The aim of this study was to compare the efficacy of femoral nerve block with indwelling catheter-based multiple infiltrations of bupivacaine for postoperative pain management after iliac bone harvesting. Sixty paediatric patients undergoing iliac harvesting were randomized into three groups: group A, preoperative femoral nerve block; group B, multiple bolus infiltration of 0.5% bupivacaine via indwelling catheter at the donor site; group C, controls – single dose of 0.5% bupivacaine infiltration given subcutaneously. The primary outcome measure was postoperative pain intensity at rest and at function. The time to maximum pain score, time to ambulation, duration of analgesia, and length of hospital stay were also assessed. Group B patients had the best pain relief and return to function, however the duration of pain relief was longer in group A. Subjects in group A had concomitant motor blockade causing delayed ambulation. Group C showed the worst outcomes. Indwelling catheter-based infiltration of bupivacaine was the most efficient method for providing enhanced pain relief after iliac bone graft harvesting. There was no increase in operating time or hospital stay. Femoral nerve block provided the next best results, but had the significant disadvantage of motor nerve blockade.
Autologous bone harvested from the ilium is currently the gold standard for cleft alveolar repair because of ease of access, the abundance of corticocancellous bone, convenience of a two-team approach, and relative ease of harvesting. However studies have reported drawbacks to iliac crest harvesting, including postoperative morbidity such as persistent pain, delayed ambulation, and prolonged hospitalization. Of these factors, the patient is most concerned with postoperative pain; in most cases this pain is said to be worse than the pain experienced at the recipient surgical site. The use of alloplastic grafts as an alternative poses the threat of increased infection, graft migration, rejection, and the added cost of the material. Autologous grafts have overcome these problems, but complications of donor site morbidity and the need for a second surgical site have resulted in a questioning of their use.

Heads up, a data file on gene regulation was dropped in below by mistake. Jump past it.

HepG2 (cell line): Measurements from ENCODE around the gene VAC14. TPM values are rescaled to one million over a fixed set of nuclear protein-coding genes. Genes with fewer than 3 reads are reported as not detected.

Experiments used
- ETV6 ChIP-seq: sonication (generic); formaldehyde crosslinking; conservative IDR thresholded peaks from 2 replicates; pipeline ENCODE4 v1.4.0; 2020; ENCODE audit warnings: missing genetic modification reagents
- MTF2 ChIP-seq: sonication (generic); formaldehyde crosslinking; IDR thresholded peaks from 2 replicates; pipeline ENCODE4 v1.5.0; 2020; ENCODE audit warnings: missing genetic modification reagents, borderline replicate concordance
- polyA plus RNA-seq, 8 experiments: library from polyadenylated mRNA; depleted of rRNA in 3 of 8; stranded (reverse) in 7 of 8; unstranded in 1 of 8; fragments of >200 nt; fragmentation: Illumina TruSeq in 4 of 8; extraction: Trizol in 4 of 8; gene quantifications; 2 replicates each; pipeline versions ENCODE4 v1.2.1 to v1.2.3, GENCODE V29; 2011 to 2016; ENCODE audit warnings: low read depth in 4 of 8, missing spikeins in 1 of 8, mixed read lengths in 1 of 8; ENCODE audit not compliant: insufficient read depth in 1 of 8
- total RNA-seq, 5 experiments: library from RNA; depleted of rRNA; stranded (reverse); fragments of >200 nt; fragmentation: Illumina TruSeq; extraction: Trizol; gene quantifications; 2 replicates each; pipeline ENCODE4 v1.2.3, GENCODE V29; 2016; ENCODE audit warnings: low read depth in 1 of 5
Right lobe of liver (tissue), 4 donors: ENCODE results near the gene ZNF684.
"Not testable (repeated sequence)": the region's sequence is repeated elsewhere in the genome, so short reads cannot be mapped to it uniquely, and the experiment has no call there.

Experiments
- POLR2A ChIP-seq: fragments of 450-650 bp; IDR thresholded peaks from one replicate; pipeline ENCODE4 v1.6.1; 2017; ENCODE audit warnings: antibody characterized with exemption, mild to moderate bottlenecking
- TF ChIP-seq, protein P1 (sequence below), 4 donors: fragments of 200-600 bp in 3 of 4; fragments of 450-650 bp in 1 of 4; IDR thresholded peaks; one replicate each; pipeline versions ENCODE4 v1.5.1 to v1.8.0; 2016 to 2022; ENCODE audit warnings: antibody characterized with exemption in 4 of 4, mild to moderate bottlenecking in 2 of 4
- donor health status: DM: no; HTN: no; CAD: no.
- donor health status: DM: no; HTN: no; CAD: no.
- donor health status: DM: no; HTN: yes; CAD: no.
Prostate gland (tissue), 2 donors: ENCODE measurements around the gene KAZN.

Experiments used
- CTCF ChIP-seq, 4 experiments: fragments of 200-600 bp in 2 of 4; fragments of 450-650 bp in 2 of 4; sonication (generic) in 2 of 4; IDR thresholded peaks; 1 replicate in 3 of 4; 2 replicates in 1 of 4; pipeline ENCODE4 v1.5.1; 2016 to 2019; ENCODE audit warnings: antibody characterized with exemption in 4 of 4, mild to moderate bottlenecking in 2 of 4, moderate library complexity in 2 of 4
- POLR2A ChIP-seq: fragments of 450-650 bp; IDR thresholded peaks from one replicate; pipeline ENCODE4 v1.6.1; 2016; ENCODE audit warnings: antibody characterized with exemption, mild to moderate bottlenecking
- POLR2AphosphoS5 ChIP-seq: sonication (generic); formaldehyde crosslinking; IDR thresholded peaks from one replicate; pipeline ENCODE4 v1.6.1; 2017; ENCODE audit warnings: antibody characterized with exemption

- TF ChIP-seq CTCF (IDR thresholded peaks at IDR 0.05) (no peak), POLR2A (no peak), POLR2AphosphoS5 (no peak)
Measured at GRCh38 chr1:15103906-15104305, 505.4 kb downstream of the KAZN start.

The systemic administration of narcotics helps with pain relief, but has well-documented potential side effects such as nausea, vomiting, excessive sedation, and respiratory depression. Studies have shown various strategies to reduce postoperative pain at the donor site, which include the administration of a single dose of bupivacaine at the donor site, nerve blocks such as femoral nerve block and psoas sheet block, epidural anaesthesia, repeated bolus or continuous infusions of the local anaesthetic agent via an indwelling catheter, and a change in operative technique. There is a lack of randomized trials comparing the different means of local pain relief in paediatric patients undergoing iliac bone harvesting for the management of cleft alveolus.
The purpose of this study was to compare the efficacy of a single, preoperative ‘three-in-one femoral nerve block’ versus an indwelling catheter-based analgesia of 0.5% bupivacaine with repeated rescue bolus infusions, against a control of single-dose infiltration of 0.5% bupivacaine, for postoperative pain management after anterior iliac grafting in cleft alveolus repair in the paediatric population.
The study was approved as a prospective, triple-blind, randomized clinical trial by the institutional review board before patient enrolment. The study sample comprised paediatric patients (age range 8–12 years) requiring unilateral secondary alveolar bone grafting with bone from the anterior iliac crest between May and December 2010. Written informed consent was obtained for all the children recruited into the study, either from the parent or the guardian who accompanied the child.
The inclusion criteria were: age 8–12 years; unilateral alveolar cleft; patients who were American Society of Anesthesiology grade I (ASA I); no previous history of iliac bone harvest. The exclusion criteria were: patients other than ASA I; patients unwilling to be a part of the trial; bilateral alveolar cleft deformity; systemic diseases; cleft patients with associated craniofacial syndromes; patients taking medications that could affect the outcome; known allergy to local anaesthesia.
None of the patients were withdrawn during the course of the trial due to any detrimental complications or side effects. Characteristics of the study population are given in Table 1 .